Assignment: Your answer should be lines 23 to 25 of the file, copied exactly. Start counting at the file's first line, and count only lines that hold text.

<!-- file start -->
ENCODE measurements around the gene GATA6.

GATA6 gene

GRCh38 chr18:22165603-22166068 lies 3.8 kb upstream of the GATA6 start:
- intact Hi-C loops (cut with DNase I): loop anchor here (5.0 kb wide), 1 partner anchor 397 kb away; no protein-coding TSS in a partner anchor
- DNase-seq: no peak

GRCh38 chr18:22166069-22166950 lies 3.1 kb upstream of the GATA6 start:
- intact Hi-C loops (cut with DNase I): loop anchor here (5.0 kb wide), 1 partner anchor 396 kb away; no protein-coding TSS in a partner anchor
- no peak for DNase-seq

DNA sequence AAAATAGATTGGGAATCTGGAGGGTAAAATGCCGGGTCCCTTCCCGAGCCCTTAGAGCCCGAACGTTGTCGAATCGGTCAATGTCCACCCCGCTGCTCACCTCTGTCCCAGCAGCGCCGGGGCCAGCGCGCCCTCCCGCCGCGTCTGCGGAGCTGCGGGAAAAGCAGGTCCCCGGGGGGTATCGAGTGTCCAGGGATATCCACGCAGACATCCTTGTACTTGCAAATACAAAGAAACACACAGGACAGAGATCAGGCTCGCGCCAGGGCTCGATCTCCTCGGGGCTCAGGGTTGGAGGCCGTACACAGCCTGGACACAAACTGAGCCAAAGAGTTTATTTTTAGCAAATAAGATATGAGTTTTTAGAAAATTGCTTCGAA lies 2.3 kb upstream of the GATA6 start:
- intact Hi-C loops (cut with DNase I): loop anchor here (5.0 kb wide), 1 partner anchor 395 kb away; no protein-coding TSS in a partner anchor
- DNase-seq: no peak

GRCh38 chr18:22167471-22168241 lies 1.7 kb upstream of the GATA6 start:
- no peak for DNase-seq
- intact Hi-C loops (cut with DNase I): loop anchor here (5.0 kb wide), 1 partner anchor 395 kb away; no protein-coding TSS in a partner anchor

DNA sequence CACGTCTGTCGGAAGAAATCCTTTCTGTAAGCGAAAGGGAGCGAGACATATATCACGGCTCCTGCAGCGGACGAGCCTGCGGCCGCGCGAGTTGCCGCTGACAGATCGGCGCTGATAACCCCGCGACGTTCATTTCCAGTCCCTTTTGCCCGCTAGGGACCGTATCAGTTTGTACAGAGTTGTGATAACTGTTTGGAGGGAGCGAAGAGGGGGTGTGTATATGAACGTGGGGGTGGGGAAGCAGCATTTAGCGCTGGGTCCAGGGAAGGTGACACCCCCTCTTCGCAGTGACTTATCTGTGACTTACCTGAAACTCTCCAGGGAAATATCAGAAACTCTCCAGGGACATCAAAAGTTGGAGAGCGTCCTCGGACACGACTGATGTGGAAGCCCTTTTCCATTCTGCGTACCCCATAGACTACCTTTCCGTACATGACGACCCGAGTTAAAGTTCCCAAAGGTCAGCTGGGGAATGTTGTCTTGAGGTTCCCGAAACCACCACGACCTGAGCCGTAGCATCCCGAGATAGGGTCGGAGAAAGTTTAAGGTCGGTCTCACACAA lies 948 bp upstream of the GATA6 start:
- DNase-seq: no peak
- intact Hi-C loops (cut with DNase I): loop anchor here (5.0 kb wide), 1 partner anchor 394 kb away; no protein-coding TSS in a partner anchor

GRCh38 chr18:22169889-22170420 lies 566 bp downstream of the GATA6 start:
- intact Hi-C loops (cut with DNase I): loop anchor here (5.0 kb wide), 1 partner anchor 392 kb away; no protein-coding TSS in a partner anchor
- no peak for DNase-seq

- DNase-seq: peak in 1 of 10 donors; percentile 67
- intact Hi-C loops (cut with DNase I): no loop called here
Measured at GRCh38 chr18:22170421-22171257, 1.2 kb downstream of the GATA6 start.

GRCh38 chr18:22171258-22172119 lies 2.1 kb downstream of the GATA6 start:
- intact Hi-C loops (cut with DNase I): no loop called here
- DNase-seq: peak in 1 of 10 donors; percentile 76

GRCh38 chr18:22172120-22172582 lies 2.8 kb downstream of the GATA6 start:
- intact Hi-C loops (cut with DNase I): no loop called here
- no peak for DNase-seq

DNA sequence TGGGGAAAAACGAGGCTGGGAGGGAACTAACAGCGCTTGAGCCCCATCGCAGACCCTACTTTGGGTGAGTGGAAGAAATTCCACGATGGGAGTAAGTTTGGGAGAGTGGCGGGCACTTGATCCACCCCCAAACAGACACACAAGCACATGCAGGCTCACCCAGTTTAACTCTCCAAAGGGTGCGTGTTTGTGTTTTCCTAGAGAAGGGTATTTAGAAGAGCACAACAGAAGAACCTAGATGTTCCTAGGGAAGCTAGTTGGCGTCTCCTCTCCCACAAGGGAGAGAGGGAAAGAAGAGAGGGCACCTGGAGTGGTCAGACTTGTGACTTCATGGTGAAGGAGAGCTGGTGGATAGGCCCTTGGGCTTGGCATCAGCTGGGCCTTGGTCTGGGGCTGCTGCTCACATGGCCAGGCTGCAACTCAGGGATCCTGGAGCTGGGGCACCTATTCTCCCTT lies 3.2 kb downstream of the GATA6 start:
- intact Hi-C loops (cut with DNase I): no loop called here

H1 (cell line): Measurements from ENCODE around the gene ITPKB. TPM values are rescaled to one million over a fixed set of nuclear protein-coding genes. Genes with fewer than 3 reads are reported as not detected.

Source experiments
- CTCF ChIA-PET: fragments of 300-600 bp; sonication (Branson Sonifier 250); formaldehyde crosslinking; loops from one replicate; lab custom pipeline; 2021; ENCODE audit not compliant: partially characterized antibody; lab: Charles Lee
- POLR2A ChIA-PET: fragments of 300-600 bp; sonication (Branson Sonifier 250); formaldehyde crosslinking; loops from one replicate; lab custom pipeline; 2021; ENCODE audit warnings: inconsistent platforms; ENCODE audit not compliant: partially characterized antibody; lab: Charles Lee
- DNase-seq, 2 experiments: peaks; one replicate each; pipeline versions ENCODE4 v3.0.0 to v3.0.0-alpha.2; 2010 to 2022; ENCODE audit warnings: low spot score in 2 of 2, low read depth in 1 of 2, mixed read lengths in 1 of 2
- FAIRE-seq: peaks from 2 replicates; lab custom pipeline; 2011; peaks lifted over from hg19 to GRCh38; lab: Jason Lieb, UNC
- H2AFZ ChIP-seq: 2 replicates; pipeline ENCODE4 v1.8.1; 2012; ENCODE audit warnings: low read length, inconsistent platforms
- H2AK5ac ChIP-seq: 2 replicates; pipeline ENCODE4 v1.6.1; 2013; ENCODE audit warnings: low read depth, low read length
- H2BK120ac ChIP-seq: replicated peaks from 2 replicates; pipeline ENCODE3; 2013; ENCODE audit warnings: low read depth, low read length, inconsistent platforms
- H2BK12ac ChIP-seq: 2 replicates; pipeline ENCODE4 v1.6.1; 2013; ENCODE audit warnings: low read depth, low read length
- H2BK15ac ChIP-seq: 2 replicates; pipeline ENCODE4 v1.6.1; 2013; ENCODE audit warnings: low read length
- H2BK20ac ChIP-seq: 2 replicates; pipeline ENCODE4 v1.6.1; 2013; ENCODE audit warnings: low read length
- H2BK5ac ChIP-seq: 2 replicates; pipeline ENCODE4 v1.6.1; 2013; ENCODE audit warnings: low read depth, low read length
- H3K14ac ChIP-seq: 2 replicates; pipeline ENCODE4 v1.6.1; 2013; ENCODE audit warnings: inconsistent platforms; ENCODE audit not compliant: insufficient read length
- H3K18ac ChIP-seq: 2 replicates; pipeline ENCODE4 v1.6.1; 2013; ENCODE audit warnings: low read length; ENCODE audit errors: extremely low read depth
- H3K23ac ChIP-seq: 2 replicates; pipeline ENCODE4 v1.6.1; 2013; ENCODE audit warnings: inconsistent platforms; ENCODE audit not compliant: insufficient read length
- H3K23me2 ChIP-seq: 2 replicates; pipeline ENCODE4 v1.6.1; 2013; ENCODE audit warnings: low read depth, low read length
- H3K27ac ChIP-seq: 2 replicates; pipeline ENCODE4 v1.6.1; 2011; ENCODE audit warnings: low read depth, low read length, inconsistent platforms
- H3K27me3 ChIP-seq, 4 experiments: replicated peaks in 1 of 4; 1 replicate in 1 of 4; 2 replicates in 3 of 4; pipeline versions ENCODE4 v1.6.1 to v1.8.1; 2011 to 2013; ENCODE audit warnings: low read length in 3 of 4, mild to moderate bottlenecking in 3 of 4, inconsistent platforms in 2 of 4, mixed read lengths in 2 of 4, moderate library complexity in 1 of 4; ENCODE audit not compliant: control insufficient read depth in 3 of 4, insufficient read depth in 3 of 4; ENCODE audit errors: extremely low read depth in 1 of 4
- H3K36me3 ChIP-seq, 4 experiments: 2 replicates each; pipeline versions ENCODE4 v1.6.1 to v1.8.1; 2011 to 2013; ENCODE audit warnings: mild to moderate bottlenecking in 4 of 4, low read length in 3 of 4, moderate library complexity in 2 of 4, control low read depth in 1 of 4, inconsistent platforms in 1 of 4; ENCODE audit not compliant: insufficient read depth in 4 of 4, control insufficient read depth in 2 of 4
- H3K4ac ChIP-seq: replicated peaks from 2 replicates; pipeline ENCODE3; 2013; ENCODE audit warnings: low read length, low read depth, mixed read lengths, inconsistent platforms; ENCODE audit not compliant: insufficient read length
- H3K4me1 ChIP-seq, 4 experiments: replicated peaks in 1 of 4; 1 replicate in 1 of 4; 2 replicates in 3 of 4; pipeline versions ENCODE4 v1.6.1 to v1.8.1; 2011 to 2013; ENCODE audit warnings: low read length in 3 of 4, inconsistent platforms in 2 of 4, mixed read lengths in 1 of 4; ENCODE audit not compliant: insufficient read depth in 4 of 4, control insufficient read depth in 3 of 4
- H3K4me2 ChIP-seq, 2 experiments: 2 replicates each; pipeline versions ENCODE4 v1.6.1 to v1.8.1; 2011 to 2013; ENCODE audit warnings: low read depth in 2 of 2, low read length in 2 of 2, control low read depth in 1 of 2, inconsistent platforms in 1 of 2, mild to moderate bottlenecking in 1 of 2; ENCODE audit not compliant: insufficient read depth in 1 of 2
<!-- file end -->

Measured at GRCh38 chr18:22170421-22171257, 1.2 kb downstream of the GATA6 start.

GRCh38 chr18:22171258-22172119 lies 2.1 kb downstream of the GATA6 start:
- intact Hi-C loops (cut with DNase I): no loop called here